If you’re trying to do everything you can to preserve your mental health while quarantined at home, an endless list of doomsday notifications on your smartwatch probably isn’t helping. Given that a dumb watch doesn’t seem so dumb any more, Hamilton is re-releasing the world’s first digital watch that does nothing more than tell the time.
Made famous with an appearance on the wrist of James Bond (played by Roger Moore) in the opening scenes of Live and Let Die, the Pulsar P2 2900 LED digital watch, co-developed by the Hamilton Watch Company and Electro/Data Inc., was the world’s first digital watch featuring an active numeric display instead of hands pointing at a ring of static numbers.
Originally released in 1972, the Pulsar was also one of the first watches (following the Seiko Astron in 1969) to use a quartz crystal to keep accurate time. An electrical current is applied to the crystal causing it to vibrate in a steady rhythm that can be counted and used to denote seconds, minutes, and hours. When it launched 48 years ago the Pulsar originally sold for $US2,100 ($3,625), which is the equivalent of around $US13,000 ($22,441) in today’s dollars.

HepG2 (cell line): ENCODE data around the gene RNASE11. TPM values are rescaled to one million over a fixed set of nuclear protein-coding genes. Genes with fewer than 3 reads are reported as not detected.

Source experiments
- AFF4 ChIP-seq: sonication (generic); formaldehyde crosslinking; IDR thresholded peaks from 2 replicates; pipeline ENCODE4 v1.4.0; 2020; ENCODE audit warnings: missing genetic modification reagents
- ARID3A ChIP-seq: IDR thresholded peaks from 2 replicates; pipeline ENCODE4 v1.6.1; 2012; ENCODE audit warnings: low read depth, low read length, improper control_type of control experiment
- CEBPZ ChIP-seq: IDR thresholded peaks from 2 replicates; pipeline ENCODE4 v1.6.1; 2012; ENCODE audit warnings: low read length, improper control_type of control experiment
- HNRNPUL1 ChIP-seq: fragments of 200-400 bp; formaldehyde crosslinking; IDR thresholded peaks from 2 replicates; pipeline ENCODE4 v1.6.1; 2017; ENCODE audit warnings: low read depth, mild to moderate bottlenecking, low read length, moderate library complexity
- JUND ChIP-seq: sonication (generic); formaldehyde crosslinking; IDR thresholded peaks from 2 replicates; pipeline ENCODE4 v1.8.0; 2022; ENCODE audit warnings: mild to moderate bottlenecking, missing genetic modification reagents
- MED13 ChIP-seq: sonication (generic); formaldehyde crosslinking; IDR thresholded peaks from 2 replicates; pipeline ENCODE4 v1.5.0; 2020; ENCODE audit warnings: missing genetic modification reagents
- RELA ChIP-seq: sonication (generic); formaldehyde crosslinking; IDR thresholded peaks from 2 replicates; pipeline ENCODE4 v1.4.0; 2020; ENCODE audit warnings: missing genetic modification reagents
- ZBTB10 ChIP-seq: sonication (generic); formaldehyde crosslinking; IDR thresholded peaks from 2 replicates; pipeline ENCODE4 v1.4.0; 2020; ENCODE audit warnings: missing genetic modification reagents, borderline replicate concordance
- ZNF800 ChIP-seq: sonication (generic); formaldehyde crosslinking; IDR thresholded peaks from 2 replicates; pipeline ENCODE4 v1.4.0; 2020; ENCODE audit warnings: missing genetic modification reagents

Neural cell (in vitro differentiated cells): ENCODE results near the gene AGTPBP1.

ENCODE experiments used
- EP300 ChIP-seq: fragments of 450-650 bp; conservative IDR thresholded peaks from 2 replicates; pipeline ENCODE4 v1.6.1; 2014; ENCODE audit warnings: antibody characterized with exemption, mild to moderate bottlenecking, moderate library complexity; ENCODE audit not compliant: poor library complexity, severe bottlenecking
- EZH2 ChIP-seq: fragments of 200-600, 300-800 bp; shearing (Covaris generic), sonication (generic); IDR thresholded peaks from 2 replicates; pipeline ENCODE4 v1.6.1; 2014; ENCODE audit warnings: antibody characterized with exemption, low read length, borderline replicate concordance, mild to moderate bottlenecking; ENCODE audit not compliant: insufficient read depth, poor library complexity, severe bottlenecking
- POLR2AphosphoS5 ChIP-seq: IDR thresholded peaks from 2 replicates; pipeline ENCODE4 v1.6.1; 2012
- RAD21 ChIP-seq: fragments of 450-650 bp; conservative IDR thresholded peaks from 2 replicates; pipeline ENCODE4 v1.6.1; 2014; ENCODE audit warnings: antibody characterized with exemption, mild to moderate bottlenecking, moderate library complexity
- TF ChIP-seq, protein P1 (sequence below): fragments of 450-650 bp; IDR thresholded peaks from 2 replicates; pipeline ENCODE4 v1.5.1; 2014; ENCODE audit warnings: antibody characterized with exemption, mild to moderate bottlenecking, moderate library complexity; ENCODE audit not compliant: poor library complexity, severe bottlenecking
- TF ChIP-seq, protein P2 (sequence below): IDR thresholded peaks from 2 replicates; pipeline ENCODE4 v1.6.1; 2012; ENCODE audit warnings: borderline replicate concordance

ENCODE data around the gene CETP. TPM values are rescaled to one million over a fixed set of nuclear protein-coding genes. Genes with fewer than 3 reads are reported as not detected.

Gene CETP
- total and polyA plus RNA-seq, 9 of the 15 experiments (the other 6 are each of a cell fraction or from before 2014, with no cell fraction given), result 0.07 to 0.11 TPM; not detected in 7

It was targeted at early adopters with deep, deep pockets, but Hamilton’s recreation is considerably more affordable—although it’s still far from cheap—thanks to the leaps and bounds of technological innovation the past few decades.
Functionally, the new Hamilton PSR works exactly like the original Pulsar did: At the push of a button the face illuminates to show the time—and nothing but the time. There are no notifications, no chronometers, no alarms, not even the current date. But instead of relying on LEDs, which were cutting-edge in the early ‘70s, the PSR features a hybrid LCD-OLED display.
As aBlogtoWatch discovered while going hands-on with the piece, in passive mode the time is displayed using a classic segmented LCD screen, but when the watch’s single button is pressed, the OLED turns on, recreating the appearance of the original Pulsar’s numeric display with improved brightness and contrast so the PSR can be used outside in bright sunlight.
Instead of targeting well-funded watch collectors this time around, Hamilton is going after nostalgia seekers. The base version of the new PSR with a steel bracelet will sell for around $US750 ($1,295), while a gold version, limited to just 1,970 pieces, comes in at just under $US1,000 ($1,726).